"In data land, we are tracking you 24/7. We know what you like to eat. We know when you sleep. We know about the health of your body and your mind. We'd like to guide your path through the city to make sure that you are avoiding any risky areas that our security algorithms decide have decided are not quite right for you." - Kate Crawford, Big Data Gets Personal, MIT Technology Review‘s EmTech Conference 2013

Boon Or Bane?

In her piece, Paige correctly points out Eli Pariser‘s view on the filter bubble problem. The very nature of the web personalization is both its boon and bane. Everybody sees a different reality, based on her or his personal preferences. The recommender algorithms choose autonomously what we see. On the other hand, we would never be able to browse through all the information that we encounter, so we do actually need algorithmic help there. The key to success is probably to at least keep partial control over how we get. Again, as Pariser suggests in his TED talk, we need to take control of our preferences, and relevance as the only criterion for rating search results is certainly not enough.

Earlier this year, I came across a hybrid strategy which could at least partially solve the problem of losing control of these recommendations. Eric Colson, Chief Analytics Officer of the company Stitch Fix made a bold statement at O‘Reilly‘s Strata conference:

"We choose on behalf of the customers and send the merchandise right to their homes." - Eric Colson, Strata Conference 2013

He then explains how it works. Stitch Fix collects lots of data about the clothes it sells. It also collects lots of data about its customers. Stitch Fix‘ algorithms then analyze the data and pre-filter it for a team of human designers. This is the QA department of Stitch Fix, if you will. The only difference is: the designers do not improve the products‘ quality, but the algorithmic quality, by refining the results. The algorithms pick the most suitable clothes and present them to the designers - but they do not yet send them to the customers. That‘s up to the QA-designer team.

I think this hybrid technology is a serious accomplishment of recommendation algorithms, because it adds human common sense to algorithmic rules. However, one problem remains: If you want to buy these clothes, you have to give away a lot of your personal data. You are not giving this data to your family or to your best friend. You are giving it to strangers that might do with it whatever they think is right. Recommendation has a cost, and that cost is called personal data.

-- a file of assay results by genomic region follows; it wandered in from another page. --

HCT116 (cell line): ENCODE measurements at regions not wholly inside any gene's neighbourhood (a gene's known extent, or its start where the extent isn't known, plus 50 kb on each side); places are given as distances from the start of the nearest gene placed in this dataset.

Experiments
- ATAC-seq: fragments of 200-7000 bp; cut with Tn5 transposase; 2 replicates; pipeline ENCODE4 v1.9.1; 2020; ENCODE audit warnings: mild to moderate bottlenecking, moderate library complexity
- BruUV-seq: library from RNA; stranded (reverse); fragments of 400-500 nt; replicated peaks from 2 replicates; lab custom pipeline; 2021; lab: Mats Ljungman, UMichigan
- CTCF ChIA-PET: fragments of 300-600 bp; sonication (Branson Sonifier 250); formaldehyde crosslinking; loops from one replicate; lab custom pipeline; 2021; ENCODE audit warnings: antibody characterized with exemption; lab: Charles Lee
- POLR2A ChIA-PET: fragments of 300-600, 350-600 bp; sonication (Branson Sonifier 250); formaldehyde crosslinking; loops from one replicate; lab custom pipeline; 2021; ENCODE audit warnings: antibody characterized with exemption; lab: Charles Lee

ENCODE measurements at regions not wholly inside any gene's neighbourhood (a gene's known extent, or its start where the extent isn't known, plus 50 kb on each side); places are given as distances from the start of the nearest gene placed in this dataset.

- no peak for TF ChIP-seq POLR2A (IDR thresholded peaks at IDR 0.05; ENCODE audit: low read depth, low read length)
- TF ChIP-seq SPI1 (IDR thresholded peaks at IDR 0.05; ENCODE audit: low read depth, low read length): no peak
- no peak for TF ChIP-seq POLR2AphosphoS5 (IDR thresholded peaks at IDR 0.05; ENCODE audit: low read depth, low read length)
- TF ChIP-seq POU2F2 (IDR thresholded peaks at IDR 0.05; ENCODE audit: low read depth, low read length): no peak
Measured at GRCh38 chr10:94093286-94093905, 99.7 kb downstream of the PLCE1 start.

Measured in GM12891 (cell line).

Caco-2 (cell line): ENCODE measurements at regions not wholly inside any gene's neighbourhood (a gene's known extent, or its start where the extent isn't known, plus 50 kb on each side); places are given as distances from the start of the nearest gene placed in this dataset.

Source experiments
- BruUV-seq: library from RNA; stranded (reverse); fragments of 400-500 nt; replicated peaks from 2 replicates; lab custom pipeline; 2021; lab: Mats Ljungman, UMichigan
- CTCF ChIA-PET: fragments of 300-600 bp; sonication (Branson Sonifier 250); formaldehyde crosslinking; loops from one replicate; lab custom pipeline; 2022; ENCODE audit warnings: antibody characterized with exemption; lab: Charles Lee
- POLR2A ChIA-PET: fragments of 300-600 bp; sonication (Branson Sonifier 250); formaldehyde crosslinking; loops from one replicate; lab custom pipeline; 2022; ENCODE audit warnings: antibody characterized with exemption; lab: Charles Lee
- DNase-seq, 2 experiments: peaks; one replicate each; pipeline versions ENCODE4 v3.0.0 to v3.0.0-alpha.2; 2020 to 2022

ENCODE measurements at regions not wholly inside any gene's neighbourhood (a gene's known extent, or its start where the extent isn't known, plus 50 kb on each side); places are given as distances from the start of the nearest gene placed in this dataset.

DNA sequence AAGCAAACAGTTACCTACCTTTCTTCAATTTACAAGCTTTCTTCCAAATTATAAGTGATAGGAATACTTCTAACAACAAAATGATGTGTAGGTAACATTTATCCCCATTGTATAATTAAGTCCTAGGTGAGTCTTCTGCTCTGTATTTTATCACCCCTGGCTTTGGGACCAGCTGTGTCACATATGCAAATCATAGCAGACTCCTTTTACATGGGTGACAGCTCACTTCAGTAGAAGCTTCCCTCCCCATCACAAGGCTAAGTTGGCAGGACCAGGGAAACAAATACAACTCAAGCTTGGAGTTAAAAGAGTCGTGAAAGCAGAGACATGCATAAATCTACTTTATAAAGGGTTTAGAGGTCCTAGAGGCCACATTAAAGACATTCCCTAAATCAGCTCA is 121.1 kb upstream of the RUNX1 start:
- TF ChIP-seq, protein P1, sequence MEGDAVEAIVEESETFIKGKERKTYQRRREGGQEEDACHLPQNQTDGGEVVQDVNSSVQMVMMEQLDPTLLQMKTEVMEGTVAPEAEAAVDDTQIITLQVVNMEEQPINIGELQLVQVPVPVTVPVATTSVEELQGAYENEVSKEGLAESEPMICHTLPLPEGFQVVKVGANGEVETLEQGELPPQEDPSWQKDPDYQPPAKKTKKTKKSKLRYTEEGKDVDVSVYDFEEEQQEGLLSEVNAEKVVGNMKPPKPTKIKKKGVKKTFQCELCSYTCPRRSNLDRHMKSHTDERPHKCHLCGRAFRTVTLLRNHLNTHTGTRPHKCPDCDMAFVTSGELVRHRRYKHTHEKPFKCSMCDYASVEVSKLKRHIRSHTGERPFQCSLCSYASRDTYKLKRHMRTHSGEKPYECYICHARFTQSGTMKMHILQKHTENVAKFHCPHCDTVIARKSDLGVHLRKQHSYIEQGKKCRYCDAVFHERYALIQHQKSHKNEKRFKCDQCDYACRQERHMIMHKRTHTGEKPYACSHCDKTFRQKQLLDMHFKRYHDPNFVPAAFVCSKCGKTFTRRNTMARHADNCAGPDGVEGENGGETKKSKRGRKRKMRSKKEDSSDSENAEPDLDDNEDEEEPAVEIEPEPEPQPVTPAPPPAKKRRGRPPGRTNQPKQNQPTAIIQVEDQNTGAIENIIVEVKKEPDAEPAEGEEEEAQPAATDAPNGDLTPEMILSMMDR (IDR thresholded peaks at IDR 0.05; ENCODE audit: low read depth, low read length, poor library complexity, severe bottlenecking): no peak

Perfection Is Far Away

Are the current recommender systems flawless? Nowhere near. Let me give you an example. Last year, I bought a couple of suitcases on Amazon. DAYS after they were delivered, I received an email from Amazon, recommending me that same type of suitcases. I mean, what is the probability that I am going to buy the same suitcases again just days after I have bought them? For me, zero.

Are you looking for a book? How about reading your own?

An isolated case, you say? Nope! In 2011, I wrote a book about business intelligence. Since then, Amazon has continually been sending me recommendation emails containing my own book. The solution to this problem looks pretty trivial, right? If the algorithm had compared the buyer‘s identity to that of the producer/author, I would have never received these mindless recommendations.

Screenshot Recommendation Fail. Martin Angler.

Everything Comes At A Cost - Even "Free" Services

Free web services are never really free. We pay for the pre-selection of products and services not with cash, but with our personal data. Sometimes we do this willingly and consciously, and sometimes we are not aware of the digital footprints we leave behind. We also pay for these services by allowing recommender systems to narrow our views and to show us a biased version of the reality. We trade freedom and objectivity for personalized recommendations.

However, I acknowledge there is more data surrounding us than we could ever handle. We need to pre-filter it. Or someone else pre-filters it for us. In the latter case, we need to gain insight into that process and be able to control parts of it, just as Eli Pariser suggests.

Until that happens, let‘s bear in mind forever N. Gregory Mankiw‘s first principle of economics: people face trade-offs. This has never been more true than it is for web personalization.

Did you receive weird or funny recommendations on Facebook, Twitter, Amazon, Google, etc.? I would love to hear about them on Twitter @martinangler #algoworld!